The Multifamily Challenge: Sustainability and Certification

Approximately one in four Americans lives in a multifamily building. And of those buildings, 60% were constructed prior to 1980. When it comes to greening—and certifying—our building stock, existing, multifamily buildings offer at once great opportunities and terrific challenges.

And the bigger the better. Large multifamily buildings typically have centralized mechanical systems that are inherently cheaper and more efficient to upgrade than in individual units. Recouping energy savings in the multifamily sector not only benefits the environment, but also increases tenant comfort and energy affordability while providing lowered operating costs and good returns on investment for building owners.

PT1That said, there are a number of challenges ahead of any multifamily high-rise wanting to be more sustainable. When residents are metered individually, the building owner has little incentive to make efficiency upgrades. Conversely, when utility costs are structured into the rent, tenants may not be motivated to conserve energy. Energy efficiency upgrades can also have high initial costs and owners might lack the necessary capital funds.

But not all multifamily buildings are created equally. Establishing sustainability upgrades will still make environmental and financial sense, but it may be hard to achieve certification for those changes. “For example, if you have through-the-wall PTACs [packaged terminal air conditioners], typically you’re not going to meet the energy prerequisite,” said Lela Cirjakovic, Senior Vice President of Operations for Waterton Residential. Waterton recently completed a renovation of the iconic Presidential Towers in the West Loop and earned LEED-EB Silver this past summer.

However, only two of the towers in the complex were awarded certification. The other two are connected to mechanical systems shared by commercial uses at the building’s base. This is a great example of how difficult it can be to certify sustainability measures in the multifamily market. Even in a relatively self-contained environment, only a portion of the property was able to clear the pre-requisites. “Which is so frustrating,” Cirjakovic said. “Not to say we won’t try again.”

PT2After taking over ownership of Presidential Towers in 2007, Waterton did a long overdue lighting retrofit as incandescent bulbs were still in place in common areas. Once they made the decision to go further with their sustainable measures, they had to look closely at the building operations and how they would factor into the LEED credit system. “The first thing that we did was to review with our consultant the prerequisites,” said Cirjakovic, “and before committing too many resources, understand if the opportunity actually existed.”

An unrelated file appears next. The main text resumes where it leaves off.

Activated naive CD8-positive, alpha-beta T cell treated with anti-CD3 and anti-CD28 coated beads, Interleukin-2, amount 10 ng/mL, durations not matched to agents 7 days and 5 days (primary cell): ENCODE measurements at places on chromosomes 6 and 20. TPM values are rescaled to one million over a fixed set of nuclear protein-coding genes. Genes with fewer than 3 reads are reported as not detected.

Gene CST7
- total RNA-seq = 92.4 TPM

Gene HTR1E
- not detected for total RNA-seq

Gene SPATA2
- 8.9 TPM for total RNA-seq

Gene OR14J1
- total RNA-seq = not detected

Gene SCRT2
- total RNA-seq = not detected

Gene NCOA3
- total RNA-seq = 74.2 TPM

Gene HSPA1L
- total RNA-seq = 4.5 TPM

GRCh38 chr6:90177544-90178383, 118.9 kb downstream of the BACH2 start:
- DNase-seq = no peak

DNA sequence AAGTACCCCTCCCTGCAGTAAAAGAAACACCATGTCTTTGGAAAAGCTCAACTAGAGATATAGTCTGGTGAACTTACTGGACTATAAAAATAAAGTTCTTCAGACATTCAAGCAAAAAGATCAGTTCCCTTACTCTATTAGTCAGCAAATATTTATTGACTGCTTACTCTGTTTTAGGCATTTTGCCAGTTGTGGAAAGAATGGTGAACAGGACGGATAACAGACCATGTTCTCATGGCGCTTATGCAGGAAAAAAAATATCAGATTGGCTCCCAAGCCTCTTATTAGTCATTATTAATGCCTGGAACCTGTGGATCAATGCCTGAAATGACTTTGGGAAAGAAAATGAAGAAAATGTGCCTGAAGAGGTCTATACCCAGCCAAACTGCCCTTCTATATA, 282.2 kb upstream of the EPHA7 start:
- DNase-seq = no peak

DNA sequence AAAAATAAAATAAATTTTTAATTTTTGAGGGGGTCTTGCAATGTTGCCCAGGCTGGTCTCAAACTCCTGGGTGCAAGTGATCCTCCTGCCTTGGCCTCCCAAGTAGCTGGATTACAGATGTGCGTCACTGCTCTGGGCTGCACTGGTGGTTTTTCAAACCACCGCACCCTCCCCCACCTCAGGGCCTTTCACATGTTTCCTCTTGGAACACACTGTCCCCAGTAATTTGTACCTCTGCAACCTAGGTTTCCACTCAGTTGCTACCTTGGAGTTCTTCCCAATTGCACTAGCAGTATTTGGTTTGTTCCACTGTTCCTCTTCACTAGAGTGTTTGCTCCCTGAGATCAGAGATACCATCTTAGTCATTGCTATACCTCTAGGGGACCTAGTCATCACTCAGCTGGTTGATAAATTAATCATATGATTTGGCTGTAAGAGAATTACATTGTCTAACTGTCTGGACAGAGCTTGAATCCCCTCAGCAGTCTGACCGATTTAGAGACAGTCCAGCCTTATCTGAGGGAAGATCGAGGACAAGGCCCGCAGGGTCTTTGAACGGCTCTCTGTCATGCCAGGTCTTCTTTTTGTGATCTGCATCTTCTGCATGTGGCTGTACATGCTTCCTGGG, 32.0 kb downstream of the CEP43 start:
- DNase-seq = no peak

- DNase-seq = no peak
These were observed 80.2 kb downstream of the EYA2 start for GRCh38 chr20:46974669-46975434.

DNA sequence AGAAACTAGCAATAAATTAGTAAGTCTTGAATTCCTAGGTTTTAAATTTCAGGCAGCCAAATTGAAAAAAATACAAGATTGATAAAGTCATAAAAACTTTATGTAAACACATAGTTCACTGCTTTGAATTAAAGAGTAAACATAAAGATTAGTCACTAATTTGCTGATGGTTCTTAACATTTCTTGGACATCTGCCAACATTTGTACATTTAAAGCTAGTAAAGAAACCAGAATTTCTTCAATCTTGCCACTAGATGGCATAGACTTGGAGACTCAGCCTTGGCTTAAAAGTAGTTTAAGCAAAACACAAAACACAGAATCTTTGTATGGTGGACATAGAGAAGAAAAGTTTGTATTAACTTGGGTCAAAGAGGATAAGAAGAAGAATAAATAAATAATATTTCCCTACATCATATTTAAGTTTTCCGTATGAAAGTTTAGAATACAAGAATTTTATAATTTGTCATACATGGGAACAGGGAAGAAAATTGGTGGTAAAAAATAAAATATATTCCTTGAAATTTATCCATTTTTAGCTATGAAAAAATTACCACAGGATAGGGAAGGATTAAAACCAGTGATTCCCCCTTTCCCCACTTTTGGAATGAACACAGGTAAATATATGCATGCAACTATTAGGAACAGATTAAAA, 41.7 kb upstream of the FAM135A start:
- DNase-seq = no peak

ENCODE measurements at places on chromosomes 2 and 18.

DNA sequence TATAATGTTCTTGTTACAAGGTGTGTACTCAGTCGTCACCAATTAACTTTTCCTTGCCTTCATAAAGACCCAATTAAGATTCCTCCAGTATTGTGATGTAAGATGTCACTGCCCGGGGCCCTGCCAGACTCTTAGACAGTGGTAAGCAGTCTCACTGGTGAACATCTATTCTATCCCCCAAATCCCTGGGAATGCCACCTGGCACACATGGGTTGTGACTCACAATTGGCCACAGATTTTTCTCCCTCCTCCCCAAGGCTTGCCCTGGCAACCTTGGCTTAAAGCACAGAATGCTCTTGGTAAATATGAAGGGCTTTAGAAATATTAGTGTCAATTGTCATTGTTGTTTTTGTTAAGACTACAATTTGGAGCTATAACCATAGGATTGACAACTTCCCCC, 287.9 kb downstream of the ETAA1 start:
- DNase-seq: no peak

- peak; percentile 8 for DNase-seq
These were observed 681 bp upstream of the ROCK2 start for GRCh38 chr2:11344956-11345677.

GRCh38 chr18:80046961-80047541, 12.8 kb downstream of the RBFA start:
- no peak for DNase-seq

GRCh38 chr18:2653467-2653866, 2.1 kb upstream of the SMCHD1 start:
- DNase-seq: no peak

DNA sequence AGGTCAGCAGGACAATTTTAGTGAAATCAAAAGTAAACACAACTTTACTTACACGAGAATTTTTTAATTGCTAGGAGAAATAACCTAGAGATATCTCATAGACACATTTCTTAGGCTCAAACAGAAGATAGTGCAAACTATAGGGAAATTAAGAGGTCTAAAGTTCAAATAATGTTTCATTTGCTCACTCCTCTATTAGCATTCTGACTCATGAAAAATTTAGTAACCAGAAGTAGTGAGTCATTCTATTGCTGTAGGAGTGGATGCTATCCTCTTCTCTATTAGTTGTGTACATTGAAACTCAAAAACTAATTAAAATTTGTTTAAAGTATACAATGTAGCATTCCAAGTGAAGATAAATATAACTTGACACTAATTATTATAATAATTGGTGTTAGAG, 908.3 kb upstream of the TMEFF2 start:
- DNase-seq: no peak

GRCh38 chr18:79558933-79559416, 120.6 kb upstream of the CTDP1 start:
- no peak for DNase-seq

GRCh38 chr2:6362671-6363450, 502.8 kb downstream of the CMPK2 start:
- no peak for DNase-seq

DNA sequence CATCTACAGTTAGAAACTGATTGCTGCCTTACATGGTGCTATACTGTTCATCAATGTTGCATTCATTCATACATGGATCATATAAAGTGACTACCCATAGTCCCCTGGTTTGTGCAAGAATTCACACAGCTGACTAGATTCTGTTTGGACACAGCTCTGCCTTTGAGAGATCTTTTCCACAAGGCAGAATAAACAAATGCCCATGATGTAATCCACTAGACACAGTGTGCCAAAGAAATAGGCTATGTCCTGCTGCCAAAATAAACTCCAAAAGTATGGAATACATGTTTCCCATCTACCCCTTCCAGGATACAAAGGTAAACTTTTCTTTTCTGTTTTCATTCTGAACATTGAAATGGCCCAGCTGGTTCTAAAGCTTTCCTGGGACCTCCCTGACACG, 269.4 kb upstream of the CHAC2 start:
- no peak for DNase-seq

Aside from the lighting retrofit which Waterton had implemented prior to considering certification, they applied few capital improvements to obtain LEED Silver. “It was about just looking at all of our systems and policies to make sure we were doing what was required to ensure the efficiency of our equipment,” said Cirjakovic. “That’s most of what LEED-EB is about: structuring your operations in a way that is sustainable.”

Even though two of the four towers weren’t certified, residents in every unit are able to take advantage of the efficiency changes that Waterton made. “They’re still employing sustainable processes across the whole complex,” said Helee Lev, Executive Vice President at Goby, LLC, who acted as sustainability consultant for Waterton and aided in the LEED certification process. “Things like green cleaning, replacing air filters, sustainable purchasing, sustainable pest management or recycling, they’re still doing that throughout the whole complex, regardless of whether those two towers met the calculations.”

Ensuring that the products and practices employed by third-party providers were healthy for the environment was important as well, according to Cirjakovic. “We literally had our associates go with our trash removal company,” she said, “and watch them and how they sort.”